My husband and I have just divorced after 20 years of marriage. We have three children, two sons in high school and a daughter at university. They have been aware of our problems for the last few years and our sons are not surprised by our decision to part. The problem is that our daughter, who is studying psychology, has decided she can fix everything. Her persistence is annoying.
How can we make her see that we know what we want?
Parental breakup can be devastating for families and particularly so for children who are still dependent. Your daughter is trying to prevent this traumatic event by using her newly learned skills.
If her behaviour persists, it may interfere with her studies. To prevent this, you could suggest she contact her school’s counsellor. Having an outside perspective may help to convince her that your actions are truly what you want. It may also help her work through her own feelings of grief.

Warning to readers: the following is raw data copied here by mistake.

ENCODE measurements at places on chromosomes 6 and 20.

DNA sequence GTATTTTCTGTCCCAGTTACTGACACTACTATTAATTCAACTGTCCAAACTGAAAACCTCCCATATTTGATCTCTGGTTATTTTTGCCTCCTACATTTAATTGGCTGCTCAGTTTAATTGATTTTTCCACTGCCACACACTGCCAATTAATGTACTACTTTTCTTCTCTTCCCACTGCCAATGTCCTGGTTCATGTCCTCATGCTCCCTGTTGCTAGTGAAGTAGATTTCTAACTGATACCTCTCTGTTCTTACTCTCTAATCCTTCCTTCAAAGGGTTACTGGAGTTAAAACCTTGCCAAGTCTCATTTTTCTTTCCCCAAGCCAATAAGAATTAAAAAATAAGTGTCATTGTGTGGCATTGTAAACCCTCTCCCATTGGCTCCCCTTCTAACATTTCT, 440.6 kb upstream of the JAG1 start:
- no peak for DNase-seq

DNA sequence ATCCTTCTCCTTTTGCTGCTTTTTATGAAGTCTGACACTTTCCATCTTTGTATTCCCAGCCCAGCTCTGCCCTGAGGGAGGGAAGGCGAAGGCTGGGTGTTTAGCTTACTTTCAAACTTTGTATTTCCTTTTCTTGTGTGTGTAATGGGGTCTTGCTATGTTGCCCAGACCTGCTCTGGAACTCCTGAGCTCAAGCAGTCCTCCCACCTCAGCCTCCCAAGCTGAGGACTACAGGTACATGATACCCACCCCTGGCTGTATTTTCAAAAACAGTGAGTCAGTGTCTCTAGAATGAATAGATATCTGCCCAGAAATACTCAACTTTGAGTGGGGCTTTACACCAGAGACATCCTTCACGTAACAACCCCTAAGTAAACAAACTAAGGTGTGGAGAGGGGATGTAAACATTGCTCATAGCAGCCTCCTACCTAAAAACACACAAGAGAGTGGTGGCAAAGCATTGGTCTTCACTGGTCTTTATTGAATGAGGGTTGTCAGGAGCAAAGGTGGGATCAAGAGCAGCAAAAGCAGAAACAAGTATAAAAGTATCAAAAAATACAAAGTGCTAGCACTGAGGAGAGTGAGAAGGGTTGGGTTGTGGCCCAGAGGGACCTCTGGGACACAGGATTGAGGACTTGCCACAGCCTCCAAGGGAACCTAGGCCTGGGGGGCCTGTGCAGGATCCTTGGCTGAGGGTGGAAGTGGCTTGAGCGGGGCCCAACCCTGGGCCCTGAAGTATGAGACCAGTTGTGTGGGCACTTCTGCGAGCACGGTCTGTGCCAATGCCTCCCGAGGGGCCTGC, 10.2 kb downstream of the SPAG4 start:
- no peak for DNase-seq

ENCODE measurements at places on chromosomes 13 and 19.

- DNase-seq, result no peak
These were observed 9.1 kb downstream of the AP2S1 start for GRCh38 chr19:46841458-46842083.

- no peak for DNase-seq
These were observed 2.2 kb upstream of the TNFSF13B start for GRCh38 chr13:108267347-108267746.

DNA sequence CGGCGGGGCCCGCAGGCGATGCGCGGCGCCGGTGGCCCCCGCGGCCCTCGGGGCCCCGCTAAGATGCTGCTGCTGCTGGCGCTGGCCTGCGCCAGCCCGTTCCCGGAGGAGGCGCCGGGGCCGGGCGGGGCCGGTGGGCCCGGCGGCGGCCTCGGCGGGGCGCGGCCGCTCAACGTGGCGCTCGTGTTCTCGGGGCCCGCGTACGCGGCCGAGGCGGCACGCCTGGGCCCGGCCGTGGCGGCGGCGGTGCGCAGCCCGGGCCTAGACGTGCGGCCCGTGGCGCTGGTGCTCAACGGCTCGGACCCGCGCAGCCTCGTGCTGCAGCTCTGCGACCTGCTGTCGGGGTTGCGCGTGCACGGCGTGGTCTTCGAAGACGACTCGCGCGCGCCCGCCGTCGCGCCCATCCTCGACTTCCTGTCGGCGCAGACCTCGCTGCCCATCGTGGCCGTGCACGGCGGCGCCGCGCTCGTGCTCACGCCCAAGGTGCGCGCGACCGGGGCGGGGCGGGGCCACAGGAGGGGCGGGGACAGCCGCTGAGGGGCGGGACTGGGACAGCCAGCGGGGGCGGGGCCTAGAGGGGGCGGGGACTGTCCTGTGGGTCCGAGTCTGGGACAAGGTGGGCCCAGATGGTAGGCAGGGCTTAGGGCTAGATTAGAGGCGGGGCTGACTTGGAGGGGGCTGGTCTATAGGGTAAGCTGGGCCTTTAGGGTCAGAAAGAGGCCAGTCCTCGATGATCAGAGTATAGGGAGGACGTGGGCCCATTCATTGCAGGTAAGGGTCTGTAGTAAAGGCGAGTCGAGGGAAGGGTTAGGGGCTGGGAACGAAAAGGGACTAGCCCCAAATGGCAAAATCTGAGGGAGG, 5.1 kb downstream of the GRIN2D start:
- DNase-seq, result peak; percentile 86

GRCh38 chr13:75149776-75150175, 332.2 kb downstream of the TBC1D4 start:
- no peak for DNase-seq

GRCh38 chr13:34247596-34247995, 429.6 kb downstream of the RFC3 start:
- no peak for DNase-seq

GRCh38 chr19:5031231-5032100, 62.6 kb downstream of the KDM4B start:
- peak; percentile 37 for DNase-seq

Last summer, my wife and I had a wonderful holiday in England. While there, we met a gentleman who was also visiting our hosts and enjoyed social times together. Since our return, he has sent several letters to my wife. I am not included in the address or content. I find this offensive, and she has not replied to them.
Well, out of the blue, this person has sent word that he will visit our city in June and wishes to see us. Should we reply and, if so, how can we avoid seeing him?
Good manners are part of good behaviour, and I suspect that is what is bothering you.
You and your wife have no obligation to entertain this person. Perhaps the easiest way to handle this matter is to let him know immediately that you will not be available when he arrives.
MARCH 2011 SENIOR LIVING MAGAZINE VANCOUVER ISLAND
MARCH 2011 SENIOR LIVING MAGAZINE VANCOUVER & LOWER MAINLAND
This article has been viewed 1687 times.